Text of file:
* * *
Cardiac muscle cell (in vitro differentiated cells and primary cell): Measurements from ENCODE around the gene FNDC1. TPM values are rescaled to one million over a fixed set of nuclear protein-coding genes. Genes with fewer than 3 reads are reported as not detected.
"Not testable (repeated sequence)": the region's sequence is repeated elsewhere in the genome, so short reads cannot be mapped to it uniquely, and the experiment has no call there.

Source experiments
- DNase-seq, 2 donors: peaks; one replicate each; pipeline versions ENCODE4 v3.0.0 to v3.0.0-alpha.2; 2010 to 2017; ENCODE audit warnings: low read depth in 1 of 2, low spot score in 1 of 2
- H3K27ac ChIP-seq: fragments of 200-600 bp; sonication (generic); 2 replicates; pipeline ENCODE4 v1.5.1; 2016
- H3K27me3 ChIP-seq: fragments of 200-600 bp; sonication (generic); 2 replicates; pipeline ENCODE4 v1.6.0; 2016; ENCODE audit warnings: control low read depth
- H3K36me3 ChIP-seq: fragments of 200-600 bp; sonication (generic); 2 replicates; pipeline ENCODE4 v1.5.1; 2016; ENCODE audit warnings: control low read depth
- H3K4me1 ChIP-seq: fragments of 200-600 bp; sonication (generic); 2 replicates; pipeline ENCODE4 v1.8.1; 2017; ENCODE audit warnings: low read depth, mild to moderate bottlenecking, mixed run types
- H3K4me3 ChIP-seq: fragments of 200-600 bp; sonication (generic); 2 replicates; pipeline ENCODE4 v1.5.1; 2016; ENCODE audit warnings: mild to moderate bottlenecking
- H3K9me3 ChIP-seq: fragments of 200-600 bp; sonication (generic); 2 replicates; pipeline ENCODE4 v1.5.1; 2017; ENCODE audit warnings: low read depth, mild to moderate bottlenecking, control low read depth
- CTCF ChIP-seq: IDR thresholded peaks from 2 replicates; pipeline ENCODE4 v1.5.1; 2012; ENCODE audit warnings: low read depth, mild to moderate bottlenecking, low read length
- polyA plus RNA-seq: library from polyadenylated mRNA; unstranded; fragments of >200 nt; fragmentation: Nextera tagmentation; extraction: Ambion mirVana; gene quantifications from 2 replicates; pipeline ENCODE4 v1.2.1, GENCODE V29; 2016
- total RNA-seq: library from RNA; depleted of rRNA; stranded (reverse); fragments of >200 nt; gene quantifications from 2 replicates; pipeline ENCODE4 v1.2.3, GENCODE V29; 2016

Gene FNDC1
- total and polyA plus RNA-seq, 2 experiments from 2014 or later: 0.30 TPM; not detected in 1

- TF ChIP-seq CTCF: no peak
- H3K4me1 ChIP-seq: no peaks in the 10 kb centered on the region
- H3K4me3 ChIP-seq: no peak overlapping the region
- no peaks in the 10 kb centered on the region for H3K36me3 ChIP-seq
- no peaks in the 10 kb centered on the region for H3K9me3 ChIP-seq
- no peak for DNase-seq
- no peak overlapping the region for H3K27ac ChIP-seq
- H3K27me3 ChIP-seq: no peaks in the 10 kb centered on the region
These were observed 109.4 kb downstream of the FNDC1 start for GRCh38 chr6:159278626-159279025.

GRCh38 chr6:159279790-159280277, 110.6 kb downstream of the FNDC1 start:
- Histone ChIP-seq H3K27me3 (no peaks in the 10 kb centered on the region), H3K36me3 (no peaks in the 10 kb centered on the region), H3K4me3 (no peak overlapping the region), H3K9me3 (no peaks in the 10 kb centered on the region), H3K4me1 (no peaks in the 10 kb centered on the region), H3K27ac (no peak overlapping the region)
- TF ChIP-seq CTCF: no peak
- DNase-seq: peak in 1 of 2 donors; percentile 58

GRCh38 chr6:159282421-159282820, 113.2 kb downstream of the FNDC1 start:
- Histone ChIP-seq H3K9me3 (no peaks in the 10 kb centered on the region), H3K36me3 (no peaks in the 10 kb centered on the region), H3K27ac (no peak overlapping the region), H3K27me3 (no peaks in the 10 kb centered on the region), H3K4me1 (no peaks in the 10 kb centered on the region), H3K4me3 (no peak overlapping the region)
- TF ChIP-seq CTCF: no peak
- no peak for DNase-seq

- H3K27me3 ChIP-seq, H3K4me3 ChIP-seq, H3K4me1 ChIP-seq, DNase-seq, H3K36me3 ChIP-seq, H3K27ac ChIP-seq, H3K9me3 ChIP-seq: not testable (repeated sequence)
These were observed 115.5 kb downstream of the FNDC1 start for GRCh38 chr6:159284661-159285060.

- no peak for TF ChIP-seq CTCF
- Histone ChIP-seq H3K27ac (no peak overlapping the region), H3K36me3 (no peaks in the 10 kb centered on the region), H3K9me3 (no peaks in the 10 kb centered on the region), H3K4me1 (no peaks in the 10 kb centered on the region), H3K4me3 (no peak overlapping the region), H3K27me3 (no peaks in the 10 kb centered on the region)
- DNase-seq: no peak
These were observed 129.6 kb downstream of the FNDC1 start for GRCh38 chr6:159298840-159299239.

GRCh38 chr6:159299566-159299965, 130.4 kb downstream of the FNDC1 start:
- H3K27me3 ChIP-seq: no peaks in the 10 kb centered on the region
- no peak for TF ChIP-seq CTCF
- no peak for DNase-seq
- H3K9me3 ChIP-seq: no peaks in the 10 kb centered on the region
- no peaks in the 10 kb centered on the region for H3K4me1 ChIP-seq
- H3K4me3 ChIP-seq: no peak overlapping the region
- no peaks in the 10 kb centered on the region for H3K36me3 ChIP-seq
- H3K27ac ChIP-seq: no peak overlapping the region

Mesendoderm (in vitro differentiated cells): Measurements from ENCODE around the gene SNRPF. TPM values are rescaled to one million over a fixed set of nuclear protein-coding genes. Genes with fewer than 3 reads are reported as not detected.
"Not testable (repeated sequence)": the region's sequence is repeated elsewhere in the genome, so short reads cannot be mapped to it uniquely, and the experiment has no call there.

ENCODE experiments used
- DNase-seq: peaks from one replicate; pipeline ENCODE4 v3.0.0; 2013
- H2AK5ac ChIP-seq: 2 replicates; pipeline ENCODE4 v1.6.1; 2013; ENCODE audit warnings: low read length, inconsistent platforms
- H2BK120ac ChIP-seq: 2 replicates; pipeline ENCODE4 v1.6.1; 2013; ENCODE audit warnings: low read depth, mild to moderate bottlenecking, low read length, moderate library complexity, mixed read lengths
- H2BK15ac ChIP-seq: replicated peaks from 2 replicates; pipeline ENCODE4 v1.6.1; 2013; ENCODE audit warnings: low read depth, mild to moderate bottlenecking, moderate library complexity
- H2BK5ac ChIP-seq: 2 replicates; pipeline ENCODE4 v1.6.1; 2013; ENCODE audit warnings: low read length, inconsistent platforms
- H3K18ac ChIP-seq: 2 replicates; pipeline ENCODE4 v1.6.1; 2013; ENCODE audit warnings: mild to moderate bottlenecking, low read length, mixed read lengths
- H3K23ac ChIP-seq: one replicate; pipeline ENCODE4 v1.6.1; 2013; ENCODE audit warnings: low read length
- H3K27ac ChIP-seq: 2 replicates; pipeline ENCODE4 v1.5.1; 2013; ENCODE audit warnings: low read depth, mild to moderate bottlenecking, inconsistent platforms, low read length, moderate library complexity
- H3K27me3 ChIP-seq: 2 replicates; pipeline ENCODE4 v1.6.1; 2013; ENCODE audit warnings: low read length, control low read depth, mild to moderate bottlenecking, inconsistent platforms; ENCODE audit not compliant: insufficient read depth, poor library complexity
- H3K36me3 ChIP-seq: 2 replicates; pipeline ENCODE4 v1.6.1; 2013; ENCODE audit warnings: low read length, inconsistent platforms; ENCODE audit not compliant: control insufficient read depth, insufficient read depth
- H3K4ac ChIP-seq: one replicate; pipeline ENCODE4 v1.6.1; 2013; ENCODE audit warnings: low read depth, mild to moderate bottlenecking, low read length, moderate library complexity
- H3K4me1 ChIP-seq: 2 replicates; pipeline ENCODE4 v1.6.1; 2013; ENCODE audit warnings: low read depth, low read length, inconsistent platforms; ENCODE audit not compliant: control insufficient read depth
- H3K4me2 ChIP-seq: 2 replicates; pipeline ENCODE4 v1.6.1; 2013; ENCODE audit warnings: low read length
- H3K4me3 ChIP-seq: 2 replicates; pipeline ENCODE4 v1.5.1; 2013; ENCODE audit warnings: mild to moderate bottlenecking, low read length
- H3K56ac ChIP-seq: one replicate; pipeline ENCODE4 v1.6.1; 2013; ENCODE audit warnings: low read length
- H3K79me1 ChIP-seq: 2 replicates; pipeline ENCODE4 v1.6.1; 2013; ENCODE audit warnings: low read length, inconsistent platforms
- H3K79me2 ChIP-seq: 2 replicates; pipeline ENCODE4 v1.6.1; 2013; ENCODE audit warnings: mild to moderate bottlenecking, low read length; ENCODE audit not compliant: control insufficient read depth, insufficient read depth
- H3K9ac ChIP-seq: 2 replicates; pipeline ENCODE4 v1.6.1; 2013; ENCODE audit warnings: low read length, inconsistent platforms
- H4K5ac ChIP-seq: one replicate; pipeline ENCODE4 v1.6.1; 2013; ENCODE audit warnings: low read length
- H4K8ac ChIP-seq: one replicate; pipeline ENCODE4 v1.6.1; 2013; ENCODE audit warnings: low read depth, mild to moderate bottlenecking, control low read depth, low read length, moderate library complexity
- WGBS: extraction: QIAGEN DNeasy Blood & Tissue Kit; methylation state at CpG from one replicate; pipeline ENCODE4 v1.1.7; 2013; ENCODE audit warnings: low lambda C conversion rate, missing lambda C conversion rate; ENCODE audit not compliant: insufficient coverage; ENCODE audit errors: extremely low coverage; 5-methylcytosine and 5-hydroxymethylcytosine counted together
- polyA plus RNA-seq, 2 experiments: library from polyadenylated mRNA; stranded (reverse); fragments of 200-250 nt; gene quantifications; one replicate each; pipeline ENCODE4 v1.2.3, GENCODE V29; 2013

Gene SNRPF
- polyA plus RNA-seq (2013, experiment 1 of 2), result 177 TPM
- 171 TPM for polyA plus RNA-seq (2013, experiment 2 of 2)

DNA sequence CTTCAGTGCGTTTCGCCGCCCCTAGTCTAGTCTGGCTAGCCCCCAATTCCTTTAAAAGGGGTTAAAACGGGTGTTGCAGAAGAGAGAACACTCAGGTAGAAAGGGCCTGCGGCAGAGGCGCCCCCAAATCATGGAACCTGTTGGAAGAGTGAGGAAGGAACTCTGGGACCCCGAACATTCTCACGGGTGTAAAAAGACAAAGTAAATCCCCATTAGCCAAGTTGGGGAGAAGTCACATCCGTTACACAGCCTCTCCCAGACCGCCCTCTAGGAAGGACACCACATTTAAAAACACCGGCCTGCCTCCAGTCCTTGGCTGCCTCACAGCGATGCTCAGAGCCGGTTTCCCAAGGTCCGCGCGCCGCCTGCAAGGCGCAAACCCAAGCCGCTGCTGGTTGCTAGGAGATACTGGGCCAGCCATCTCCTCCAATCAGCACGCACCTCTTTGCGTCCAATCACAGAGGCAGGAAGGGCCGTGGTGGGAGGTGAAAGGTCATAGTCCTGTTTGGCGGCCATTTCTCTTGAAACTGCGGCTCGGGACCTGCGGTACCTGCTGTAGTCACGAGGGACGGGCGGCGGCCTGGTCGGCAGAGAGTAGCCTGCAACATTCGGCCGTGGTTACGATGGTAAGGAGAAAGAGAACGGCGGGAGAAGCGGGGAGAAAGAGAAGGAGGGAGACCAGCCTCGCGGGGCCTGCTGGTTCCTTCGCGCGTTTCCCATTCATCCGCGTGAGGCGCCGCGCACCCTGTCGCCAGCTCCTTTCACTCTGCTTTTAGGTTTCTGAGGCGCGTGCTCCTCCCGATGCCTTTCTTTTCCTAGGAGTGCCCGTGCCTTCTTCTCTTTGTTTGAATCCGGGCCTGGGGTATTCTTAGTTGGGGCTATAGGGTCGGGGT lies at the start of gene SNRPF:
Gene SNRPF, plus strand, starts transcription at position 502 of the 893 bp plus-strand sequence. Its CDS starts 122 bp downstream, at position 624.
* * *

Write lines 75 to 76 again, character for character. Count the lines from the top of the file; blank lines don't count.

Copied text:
- 171 TPM for polyA plus RNA-seq (2013, experiment 2 of 2)

DNA sequence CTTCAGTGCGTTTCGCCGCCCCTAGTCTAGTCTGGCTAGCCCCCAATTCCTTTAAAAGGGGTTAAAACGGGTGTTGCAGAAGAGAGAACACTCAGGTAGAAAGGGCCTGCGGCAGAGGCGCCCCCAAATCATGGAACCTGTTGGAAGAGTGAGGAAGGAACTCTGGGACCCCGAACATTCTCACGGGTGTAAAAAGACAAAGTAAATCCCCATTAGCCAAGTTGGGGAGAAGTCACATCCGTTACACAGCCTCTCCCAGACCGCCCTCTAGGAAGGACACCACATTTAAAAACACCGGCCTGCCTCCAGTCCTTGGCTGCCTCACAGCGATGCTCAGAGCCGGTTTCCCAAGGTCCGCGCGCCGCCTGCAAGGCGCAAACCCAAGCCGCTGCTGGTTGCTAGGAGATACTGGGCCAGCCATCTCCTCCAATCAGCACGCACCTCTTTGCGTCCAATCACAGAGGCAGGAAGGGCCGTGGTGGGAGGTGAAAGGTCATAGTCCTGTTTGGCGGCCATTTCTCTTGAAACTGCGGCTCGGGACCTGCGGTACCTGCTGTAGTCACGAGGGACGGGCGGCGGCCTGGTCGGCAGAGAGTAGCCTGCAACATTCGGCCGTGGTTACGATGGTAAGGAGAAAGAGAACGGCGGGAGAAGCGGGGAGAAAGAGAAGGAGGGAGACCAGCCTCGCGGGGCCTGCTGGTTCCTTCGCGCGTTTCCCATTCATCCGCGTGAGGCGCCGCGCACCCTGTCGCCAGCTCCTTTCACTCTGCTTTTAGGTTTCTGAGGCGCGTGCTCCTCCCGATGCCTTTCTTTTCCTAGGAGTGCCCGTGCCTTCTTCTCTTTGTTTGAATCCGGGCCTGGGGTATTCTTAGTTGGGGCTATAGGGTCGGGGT lies at the start of gene SNRPF: